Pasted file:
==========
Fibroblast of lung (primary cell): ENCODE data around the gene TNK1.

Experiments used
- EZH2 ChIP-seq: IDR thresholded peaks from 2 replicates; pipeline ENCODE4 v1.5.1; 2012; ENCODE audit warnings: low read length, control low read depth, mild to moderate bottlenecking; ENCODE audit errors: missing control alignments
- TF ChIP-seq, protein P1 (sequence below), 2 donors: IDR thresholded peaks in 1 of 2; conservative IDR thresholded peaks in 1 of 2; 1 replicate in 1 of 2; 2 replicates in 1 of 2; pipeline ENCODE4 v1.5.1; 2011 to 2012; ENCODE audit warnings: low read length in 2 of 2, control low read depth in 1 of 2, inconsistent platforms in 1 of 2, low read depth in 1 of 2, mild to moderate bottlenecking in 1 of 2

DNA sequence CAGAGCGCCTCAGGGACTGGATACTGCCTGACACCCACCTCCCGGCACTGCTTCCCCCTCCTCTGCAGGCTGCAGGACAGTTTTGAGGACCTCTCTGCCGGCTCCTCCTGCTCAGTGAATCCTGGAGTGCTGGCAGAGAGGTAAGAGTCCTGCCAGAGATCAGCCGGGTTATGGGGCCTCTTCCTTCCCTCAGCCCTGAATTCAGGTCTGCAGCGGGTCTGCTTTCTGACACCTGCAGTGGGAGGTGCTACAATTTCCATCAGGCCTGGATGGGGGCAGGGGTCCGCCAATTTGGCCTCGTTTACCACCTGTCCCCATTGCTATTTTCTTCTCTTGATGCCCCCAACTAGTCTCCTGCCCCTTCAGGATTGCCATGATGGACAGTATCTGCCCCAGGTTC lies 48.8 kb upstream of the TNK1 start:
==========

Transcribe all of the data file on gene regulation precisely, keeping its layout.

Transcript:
Fibroblast of lung (primary cell): ENCODE data around the gene TNK1.

Experiments used
- EZH2 ChIP-seq: IDR thresholded peaks from 2 replicates; pipeline ENCODE4 v1.5.1; 2012; ENCODE audit warnings: low read length, control low read depth, mild to moderate bottlenecking; ENCODE audit errors: missing control alignments
- TF ChIP-seq, protein P1 (sequence below), 2 donors: IDR thresholded peaks in 1 of 2; conservative IDR thresholded peaks in 1 of 2; 1 replicate in 1 of 2; 2 replicates in 1 of 2; pipeline ENCODE4 v1.5.1; 2011 to 2012; ENCODE audit warnings: low read length in 2 of 2, control low read depth in 1 of 2, inconsistent platforms in 1 of 2, low read depth in 1 of 2, mild to moderate bottlenecking in 1 of 2

DNA sequence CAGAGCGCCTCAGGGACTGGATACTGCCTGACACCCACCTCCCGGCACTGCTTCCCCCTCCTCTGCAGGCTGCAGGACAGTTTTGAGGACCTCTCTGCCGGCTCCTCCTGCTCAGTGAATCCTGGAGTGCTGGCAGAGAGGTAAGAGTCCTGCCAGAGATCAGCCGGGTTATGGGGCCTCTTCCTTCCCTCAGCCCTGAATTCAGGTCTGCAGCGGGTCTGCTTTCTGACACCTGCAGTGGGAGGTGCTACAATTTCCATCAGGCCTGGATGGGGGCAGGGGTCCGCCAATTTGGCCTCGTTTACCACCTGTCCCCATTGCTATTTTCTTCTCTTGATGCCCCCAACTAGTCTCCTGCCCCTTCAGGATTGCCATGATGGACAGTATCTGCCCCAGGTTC lies 48.8 kb upstream of the TNK1 start: